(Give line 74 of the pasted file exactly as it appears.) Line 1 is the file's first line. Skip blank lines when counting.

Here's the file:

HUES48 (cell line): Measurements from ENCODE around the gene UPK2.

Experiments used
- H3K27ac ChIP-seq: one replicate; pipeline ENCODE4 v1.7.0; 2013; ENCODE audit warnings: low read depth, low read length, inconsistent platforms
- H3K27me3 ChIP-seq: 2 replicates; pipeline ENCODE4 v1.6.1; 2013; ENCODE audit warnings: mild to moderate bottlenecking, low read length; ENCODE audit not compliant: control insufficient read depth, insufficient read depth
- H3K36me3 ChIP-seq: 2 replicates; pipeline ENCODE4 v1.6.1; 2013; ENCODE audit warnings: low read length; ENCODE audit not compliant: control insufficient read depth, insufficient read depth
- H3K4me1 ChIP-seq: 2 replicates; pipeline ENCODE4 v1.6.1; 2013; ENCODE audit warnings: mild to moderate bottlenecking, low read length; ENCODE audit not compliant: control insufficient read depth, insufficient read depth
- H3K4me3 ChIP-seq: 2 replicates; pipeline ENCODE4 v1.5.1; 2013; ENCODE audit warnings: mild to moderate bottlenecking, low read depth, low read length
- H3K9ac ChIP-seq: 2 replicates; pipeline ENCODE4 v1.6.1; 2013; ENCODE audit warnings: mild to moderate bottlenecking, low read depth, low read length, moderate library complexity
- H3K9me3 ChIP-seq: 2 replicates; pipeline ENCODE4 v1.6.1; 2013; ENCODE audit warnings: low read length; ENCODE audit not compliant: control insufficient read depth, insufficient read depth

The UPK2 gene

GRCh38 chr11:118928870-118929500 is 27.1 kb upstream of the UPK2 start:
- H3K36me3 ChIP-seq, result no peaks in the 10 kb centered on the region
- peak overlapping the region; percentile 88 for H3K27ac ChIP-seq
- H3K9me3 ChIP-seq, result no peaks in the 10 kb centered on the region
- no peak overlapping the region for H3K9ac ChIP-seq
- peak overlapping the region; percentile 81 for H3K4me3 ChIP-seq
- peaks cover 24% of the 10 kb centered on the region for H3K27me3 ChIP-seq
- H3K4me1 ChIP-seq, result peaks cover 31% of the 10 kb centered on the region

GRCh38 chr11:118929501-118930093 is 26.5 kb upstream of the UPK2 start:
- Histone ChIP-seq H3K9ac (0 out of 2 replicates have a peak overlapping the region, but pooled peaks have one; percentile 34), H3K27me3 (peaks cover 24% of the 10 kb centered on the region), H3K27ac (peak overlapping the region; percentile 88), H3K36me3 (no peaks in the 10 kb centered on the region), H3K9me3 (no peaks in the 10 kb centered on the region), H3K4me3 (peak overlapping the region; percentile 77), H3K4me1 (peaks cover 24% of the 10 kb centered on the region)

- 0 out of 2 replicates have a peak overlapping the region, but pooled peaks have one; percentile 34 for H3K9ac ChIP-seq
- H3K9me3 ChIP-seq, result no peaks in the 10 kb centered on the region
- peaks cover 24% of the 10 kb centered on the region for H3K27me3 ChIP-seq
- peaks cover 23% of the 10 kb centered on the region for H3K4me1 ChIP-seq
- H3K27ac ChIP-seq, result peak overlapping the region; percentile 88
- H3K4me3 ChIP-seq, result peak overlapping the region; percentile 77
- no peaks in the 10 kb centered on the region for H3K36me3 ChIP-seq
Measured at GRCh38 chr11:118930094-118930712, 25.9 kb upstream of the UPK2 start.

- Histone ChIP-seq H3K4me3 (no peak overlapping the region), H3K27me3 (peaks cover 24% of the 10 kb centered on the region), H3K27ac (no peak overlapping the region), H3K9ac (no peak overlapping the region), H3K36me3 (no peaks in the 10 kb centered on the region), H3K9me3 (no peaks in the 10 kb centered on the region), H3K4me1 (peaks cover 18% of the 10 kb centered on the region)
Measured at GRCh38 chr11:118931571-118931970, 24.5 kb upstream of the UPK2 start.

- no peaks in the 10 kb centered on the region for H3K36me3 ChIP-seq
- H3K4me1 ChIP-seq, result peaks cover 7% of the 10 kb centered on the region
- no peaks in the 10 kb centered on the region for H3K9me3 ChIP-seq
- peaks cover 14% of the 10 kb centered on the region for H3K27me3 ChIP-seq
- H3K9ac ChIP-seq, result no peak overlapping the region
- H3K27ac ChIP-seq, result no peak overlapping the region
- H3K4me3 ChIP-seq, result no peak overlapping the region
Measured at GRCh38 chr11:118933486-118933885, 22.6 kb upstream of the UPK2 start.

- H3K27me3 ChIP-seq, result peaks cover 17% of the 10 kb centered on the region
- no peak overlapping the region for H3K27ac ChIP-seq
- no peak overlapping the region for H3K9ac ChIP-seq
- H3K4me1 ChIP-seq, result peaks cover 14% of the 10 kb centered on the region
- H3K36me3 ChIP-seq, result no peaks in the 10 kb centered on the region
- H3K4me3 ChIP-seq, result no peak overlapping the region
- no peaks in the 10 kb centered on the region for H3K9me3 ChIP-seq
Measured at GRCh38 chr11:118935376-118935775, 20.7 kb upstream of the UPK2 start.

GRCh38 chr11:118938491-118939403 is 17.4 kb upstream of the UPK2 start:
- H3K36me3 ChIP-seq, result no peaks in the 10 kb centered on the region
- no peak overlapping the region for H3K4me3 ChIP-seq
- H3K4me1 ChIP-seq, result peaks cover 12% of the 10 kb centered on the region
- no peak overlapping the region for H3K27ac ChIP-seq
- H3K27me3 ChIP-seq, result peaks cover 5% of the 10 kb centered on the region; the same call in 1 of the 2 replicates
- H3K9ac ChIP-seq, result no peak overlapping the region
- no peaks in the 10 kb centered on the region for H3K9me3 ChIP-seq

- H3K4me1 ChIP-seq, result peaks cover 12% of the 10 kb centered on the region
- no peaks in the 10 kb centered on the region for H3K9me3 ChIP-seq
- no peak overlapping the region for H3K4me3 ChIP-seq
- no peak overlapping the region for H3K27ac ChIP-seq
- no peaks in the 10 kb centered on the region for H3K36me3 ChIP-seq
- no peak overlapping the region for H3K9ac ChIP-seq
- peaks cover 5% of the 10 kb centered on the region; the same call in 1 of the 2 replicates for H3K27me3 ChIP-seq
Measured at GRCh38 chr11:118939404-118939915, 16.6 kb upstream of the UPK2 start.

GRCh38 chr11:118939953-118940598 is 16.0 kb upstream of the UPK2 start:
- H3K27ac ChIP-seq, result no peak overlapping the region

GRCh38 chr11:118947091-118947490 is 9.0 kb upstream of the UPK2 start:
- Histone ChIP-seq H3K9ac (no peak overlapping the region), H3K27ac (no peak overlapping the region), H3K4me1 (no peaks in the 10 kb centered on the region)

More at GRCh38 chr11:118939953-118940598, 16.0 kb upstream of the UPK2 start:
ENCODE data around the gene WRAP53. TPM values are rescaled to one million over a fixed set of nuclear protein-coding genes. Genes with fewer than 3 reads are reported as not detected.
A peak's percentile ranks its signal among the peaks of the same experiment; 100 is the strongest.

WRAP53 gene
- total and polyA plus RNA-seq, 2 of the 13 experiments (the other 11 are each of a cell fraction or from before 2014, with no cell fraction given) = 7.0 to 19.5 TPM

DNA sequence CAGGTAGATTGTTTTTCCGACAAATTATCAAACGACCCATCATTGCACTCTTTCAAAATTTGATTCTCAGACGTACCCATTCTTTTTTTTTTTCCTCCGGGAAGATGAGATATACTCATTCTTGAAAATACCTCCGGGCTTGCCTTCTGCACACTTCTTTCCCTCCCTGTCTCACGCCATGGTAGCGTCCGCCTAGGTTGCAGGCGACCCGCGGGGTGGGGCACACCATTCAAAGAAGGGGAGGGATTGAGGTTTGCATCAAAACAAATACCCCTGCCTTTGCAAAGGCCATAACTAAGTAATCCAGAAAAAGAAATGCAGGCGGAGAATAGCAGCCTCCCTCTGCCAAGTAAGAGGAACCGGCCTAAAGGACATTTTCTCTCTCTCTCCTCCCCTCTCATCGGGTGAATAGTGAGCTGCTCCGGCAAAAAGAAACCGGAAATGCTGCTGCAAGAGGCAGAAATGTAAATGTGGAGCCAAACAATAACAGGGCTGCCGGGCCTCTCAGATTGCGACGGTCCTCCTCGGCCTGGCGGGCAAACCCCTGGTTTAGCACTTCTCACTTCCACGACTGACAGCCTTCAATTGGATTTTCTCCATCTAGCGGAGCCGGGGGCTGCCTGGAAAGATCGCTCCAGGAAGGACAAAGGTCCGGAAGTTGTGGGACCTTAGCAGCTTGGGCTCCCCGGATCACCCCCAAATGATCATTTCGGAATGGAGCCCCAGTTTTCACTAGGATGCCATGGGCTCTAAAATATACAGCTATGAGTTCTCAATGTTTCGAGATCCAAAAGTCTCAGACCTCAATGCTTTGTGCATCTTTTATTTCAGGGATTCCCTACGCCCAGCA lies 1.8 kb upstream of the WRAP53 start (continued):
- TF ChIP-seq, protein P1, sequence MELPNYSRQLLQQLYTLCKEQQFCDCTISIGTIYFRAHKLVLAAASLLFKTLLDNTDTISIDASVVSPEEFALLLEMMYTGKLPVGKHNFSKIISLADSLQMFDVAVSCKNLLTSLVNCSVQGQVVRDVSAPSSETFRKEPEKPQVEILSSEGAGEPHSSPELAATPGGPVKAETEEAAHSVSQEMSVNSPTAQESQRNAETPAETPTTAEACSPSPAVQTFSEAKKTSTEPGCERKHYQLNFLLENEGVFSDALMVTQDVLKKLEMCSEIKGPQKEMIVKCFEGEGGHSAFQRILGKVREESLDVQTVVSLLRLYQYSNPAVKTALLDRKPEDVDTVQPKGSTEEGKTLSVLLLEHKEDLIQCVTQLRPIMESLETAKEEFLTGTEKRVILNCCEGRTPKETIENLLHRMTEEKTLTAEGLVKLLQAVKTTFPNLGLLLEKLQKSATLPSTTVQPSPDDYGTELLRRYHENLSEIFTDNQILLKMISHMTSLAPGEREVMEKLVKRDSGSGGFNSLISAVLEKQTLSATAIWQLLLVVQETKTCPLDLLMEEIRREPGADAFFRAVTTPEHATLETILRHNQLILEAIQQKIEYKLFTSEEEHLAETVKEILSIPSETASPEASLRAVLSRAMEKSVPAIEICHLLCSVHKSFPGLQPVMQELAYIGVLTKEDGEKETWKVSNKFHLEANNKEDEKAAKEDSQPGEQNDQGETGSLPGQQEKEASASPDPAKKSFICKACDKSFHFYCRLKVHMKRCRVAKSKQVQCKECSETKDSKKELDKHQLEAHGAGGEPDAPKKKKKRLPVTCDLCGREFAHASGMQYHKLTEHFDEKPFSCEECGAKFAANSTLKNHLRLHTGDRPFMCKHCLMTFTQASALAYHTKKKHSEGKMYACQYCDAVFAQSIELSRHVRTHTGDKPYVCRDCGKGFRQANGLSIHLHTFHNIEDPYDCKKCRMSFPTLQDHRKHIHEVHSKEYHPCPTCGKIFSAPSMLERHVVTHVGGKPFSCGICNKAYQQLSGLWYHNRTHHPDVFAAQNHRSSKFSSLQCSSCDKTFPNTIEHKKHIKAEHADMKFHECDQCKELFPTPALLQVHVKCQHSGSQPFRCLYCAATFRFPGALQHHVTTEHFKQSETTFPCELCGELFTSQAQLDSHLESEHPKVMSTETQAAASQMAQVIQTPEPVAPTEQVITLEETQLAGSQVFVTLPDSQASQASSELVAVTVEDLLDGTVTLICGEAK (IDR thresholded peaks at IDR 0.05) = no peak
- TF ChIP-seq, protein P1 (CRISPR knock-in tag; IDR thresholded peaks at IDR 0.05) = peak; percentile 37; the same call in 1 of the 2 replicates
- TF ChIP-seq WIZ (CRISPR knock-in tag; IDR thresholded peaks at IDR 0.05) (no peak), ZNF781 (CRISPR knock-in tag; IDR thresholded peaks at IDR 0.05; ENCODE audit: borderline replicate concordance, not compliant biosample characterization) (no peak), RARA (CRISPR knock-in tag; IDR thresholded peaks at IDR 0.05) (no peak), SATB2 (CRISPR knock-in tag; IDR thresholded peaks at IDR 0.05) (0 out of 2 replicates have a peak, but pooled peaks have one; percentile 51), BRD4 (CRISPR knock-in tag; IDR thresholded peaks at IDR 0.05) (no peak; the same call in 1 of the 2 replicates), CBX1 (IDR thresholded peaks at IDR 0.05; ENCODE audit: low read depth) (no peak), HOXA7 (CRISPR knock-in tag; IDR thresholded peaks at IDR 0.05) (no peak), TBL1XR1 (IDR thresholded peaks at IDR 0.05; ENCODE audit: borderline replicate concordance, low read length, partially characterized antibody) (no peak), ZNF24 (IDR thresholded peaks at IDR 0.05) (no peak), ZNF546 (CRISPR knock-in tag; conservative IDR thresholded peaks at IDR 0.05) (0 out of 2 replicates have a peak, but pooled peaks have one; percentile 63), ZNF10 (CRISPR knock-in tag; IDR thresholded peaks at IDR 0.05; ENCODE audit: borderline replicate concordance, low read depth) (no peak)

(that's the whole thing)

- TF ChIP-seq, protein P1 (CRISPR knock-in tag; IDR thresholded peaks at IDR 0.05) = peak; percentile 37; the same call in 1 of the 2 replicates